Admissibility of Electronic Evidence
Due to the boom in the industry of e-commerce and tremendous increase in e-crimes, electronic evidence gained its importance and it has involved into a fundamental pillar of communication, processing and documentation. The various forms of evidence are increasingly being used in both Civil & Criminal Litigations. During trials, Judges are often asked to determine the admissibility of electronic evidence and it substantially impacts the outcome of civil law suit or conviction/acquittal of the accused in a criminal case. The Court continue to grapple with this new electronic frontier as the unique nature of e-evidence, as well as the ease with which it can be manipulated or falsified, creates hurdle to admissibility not faced with the other evidence. The various categories of electronic evidence including website data, social network communication, e-mail, SMS/MMS and computer generated documents poses unique problems and challenges for proper authentication.
The Indian Evidence Act has been amended by virtue of Section 92 of Information Technology Act, 2000 (Before amendment). Section 3 of the Act was amended and the phrase “All documents produced for the inspection of the Court” were substituted by “All documents including electronic records produced for the inspection of the Court”. Regarding the documentary evidence, in Section 59, for the words “Content of documents” the words “Content of documents or electronic records” have been substituted and Section 65A & 65B were inserted to incorporate the admissibility of electronic evidence.
In Section 61 to 65, the word “Document or content of documents” have not been replaced by the word “Electronic documents or content of electronic documents”. Thus, the intention of the legislature is explicitly clear i.e. not to extend the applicability of section 61 to 65 to the electronic record. It is the cardinal principle of interpretation that if the legislature has omitted to use any word, the presumption is that the omission is intentional. It is well settled that the Legislature does not use any word unnecessarily.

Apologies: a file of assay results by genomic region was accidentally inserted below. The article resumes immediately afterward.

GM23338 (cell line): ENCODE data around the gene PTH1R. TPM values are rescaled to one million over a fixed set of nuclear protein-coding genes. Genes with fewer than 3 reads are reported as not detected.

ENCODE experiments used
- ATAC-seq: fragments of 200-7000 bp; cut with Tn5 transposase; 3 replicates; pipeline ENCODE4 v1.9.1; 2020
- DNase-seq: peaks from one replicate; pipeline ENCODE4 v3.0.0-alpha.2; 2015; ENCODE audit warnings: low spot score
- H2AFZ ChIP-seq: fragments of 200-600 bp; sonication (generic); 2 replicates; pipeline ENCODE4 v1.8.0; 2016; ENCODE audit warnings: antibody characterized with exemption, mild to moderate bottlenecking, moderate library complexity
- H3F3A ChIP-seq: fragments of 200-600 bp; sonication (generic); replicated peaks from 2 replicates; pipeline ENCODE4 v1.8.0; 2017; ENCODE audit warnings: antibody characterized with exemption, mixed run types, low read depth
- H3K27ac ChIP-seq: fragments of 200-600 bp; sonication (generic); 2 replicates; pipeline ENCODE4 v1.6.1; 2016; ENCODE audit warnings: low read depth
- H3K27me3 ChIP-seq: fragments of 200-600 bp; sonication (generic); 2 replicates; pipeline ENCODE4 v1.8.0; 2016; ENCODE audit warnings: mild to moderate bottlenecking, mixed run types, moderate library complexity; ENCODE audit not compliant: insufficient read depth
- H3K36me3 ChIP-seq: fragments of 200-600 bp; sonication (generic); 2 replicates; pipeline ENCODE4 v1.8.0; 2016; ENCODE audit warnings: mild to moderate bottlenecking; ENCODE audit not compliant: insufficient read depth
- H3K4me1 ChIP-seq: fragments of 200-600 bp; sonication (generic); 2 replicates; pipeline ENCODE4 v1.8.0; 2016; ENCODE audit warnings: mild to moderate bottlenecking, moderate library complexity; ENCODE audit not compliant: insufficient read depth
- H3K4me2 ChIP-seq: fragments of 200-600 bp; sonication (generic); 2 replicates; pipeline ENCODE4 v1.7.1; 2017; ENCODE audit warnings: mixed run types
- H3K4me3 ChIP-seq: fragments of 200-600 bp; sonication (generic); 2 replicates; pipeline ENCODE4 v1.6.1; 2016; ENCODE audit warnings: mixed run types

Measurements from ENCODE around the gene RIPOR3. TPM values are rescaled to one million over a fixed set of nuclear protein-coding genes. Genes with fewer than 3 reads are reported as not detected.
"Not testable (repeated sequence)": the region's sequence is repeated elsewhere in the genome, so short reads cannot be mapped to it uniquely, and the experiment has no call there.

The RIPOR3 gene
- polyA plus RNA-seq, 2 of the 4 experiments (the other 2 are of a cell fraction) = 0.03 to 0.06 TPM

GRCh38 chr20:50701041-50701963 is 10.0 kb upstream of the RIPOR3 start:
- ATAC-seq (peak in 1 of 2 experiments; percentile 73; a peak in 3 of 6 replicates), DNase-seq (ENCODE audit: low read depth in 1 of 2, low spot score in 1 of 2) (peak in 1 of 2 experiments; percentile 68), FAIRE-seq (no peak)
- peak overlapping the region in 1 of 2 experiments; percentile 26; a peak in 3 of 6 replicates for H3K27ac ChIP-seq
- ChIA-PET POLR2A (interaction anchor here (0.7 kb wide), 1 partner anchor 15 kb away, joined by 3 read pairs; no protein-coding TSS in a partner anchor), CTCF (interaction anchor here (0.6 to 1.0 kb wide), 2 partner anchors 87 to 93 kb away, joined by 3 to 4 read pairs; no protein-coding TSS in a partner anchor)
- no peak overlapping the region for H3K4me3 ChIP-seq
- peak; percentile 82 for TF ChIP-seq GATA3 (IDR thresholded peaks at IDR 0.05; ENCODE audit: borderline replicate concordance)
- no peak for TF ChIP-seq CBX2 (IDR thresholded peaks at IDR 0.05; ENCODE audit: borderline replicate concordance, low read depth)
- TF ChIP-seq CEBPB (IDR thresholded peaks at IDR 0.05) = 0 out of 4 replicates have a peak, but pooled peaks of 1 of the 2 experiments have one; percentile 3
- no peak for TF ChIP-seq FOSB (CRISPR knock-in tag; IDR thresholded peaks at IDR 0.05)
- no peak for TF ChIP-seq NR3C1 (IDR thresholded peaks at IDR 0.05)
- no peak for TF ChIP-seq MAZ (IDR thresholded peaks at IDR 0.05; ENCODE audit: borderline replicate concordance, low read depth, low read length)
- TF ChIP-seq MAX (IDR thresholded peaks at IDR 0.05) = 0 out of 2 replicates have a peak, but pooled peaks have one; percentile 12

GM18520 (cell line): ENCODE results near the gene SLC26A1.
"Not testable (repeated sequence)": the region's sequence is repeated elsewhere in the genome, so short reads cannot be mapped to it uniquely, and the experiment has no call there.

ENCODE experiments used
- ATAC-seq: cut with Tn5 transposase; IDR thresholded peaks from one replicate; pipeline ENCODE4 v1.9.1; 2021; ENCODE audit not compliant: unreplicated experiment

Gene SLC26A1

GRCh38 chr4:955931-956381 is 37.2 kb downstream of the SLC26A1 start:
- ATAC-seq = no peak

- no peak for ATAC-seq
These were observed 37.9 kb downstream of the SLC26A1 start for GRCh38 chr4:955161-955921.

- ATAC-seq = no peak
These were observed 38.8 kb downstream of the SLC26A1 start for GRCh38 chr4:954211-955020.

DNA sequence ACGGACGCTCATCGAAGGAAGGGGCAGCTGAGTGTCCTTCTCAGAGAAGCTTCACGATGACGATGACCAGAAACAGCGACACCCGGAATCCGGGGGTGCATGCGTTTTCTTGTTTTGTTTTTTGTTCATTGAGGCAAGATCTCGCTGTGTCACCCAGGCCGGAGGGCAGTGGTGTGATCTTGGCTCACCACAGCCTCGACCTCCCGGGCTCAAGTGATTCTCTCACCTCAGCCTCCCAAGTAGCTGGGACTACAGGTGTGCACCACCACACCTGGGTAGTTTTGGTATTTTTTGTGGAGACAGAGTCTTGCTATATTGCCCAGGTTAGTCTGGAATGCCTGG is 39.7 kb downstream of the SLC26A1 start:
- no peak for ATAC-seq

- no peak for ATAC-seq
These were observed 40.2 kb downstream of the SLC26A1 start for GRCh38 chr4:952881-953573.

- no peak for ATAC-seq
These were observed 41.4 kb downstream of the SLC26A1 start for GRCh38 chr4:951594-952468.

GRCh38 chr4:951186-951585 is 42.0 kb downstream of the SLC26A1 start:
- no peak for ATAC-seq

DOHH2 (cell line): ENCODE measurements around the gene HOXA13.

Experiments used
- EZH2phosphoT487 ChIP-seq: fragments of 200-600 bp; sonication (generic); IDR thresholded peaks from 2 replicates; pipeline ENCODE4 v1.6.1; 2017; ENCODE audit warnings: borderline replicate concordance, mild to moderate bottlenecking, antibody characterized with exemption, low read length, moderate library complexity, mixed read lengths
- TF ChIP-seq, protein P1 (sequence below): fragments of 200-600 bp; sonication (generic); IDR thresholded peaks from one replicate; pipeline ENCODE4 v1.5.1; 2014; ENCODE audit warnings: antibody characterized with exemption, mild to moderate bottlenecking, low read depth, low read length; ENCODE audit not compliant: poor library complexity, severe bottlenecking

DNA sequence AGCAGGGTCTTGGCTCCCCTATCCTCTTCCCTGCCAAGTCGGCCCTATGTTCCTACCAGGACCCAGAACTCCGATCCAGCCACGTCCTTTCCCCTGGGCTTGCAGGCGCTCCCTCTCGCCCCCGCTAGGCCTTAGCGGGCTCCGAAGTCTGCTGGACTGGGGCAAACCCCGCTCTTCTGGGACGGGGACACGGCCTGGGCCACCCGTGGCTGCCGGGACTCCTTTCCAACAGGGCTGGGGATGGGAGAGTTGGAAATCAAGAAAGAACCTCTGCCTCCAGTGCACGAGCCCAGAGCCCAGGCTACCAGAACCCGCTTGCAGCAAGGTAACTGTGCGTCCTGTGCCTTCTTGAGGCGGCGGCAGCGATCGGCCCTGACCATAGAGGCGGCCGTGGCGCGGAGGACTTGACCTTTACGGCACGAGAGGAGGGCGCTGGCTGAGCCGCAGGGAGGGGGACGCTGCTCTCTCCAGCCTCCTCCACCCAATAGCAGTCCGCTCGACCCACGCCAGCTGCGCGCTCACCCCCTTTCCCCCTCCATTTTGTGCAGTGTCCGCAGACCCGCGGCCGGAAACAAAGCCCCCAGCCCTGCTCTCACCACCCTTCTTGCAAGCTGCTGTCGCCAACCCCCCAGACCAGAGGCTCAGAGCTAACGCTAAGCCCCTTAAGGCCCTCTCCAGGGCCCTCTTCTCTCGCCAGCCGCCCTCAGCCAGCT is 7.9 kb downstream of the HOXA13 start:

On the other hand, in Section 61 to 65 Indian Evidence Act, the word “Document or content of documents” have not been replaced by the word “Electronic documents or content of electronic documents”. Thus, the omission of the word, “Electronic Records” in the scheme of Section 61 to 65 signifies the clear and explicit legislative intention, i.e. not to extend the applicability of Section 61 to 65 to the electronic record in view of overriding provision of Section 65-B Indian Evidence Act dealing exclusively with the admissibility of the electronic record which in view of the compelling technological reasons can be admitted only in the manner specified under Section 65-B Indian Evidence Act.
The main objective to introduce the specific provision has its origin to the technical nature of the evidence particularly as the evidence in the electronic form may not be produce in the court of law owing to the size of computer/server, residing in the machine language and thus, requiring the interpreter to read the same. The Section 65B of the Evidence Act makes the secondary copy in the form of computer output comprising of printout or the data copied on electronic/magnetic media.
In the matter of Anvar P.V. versus , P.K. Basheer And Ors. [ MANU /SC/0834/2014] is significant judgment, the Supreme Court has settled the controversies arising from the various conflicting judgments as well as the practices being followed in the various High Courts and Trial Courts as to the admissibility of the Electronic Evidences. The Court has interpreted the Section 22A, 45A, 59, 65A & 65B of the Evidence Act and held that data in CD/DVD/Pen Drive are not admissible without a certificate U/s 65 B(4) of Evidence Act. It has been elucidated that electronic evidence without certificate U/s 65B cannot be proved by oral evidence and also the opinion of the expert U/s 45A Evidence Act cannot be resorted to make such electronic evidence admissible.